Starring: Jason Statham, James Franco, Winona Ryder
Genre: Drama/ Thriller/ Crime
After a bust goes tragically wrong and a powerful crime boss blames him for his son’s death, former undercover DEA agent Phil Broker (Statham) who is now a widower moves to a quiet Southern State town with his daughter (Izabela Vidovic). A playground altercation between his daughter and another boy leads to a further altercation between Phil and the boy’s father, Jimmy (Marcus Hester). Jimmy’s incensed wife Cassie (Kate Bosworth) then asks her brother Morgan ‘Gator’ Bodine (Franco), a local wannabe drug kingpin to teach Phil a lesson. As soon as Morgan discovers the truth about Phil’s past, he sees an opportunity to expand his drugs ‘empire’ by revealing to those that want to get vengeance on Frank for his undercover days Phil’s new location. So begins a series of events spiralling out of control as Phil finds himself alone and outnumbered, and faces a desperate battle to protect himself and his daughter from both unhinged locals and violent gangsters.
Oh the conundrum of reviewing a Jason Statham film these days: No matter what criticism I try to throw at it, that can indeed be greeted with a resounding “well, what else did you expect?!?” Homefront contains an extremely familiar b-movie plot (originally written by Stallone no less), with clichés, caricatures and a clunky script from start to finish. However, what else did I expect from a Statham film? I love a cheesy clichéd action movie as much as the next filmgoer, and all these are all forgivable if the film is actually fun and enjoyable, unfortunately in the case of Homefront it tries to go for drama and action, never merging the two with any real success.
This is all a shame as I am a huge fan of the Stath; I think he has great screen presence, a very expressional face and is almost a dying breed as an old school action hero who talks with his fists very well. Well, Statham is fine in Homefront to be honest, and the violence is admittedly done well, but he seems to be letting himself down with his choice of scripts these days and I personally prefer him delivering witty one liners in more cheesy action films.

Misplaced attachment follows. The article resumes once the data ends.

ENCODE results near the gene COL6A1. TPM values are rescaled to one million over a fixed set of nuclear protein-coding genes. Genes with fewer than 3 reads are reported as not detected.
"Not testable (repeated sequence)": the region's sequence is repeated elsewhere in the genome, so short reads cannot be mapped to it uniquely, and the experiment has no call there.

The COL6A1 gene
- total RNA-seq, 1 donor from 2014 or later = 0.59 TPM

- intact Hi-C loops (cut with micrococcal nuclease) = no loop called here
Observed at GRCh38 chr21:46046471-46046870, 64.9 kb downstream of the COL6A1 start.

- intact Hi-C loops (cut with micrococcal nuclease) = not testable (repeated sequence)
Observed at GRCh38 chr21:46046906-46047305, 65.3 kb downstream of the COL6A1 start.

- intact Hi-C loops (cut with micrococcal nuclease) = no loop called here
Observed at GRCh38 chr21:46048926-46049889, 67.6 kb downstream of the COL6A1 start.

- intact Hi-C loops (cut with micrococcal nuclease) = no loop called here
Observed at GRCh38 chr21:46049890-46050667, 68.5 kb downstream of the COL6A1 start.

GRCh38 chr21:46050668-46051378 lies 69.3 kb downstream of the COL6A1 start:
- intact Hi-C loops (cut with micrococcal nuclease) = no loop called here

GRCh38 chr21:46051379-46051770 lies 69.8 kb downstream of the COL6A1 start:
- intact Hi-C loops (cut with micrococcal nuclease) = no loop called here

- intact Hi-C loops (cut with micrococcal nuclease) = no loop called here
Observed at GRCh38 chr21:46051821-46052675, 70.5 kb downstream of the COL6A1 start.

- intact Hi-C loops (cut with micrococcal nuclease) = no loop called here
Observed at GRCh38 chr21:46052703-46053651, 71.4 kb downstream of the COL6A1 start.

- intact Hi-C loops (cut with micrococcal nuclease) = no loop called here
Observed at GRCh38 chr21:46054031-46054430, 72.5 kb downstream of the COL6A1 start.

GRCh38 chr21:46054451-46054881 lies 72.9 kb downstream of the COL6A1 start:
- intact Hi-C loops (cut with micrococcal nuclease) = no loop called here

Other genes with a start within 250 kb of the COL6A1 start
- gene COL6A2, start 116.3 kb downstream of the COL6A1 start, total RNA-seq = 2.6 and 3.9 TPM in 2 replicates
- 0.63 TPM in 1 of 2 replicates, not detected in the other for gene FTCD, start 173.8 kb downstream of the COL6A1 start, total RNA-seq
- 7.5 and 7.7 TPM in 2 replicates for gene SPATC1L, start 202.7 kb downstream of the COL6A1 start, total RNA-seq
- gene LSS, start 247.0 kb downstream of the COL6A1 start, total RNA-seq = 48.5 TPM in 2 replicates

The script is the main problem with Homefront; like is said, predictable is fine if a film is an unashamedly cheesy action flick, but when it takes itself as seriously as Homefront does then the script needs to try harder, instead we are given a film where every clichéd plot development and resolution can be seen a mile off and there is never any real tension, or indeed interest.
I cannot help but feel the marketing behind Homefront has given a slightly misleading portrayal of Franco’s character; though he is certainly the antagonist of the narrative, he is no hard man and his first scene where he teaches some young wannabe drug dealers a lesson feels a little embarrassing to watch. Franco’s character is a cowardly slime ball small time drug dealer who finds himself incredibly out of his depth when dealing with real gangsters, but despite him being a talented actor and often charismatic screen presence, I cannot help feel Franco was miscast. His name and face on the poster may attract more viewers, but he is too much of a pretty boy to cut it as the type of character he is trying to play here, and the film does suffer a little for it. However, as Franco’s trailer trash drug addict sister, Kate Bosworth gives a real physical performance that feels like the film’s only attempt at some kind of authenticity in terms of characters.
Admittedly when the gangsters led by man mountain Frank Grillo turn up for the inevitable big(ish) action set piece things do get a bit more interesting, but again everything just feels painfully predictable and underwhelming. The whole narrative plods along and once finished, is almost instantly forgotten.
The Stath once again continues to ruin his CV with yet another dull and clichéd film that tries to balance action and drama with little success. Statham is undoubtedly better than the material he is given in Homefront, but it inevitably did make me miss the enjoyable silliness of The Transporter or Crank films.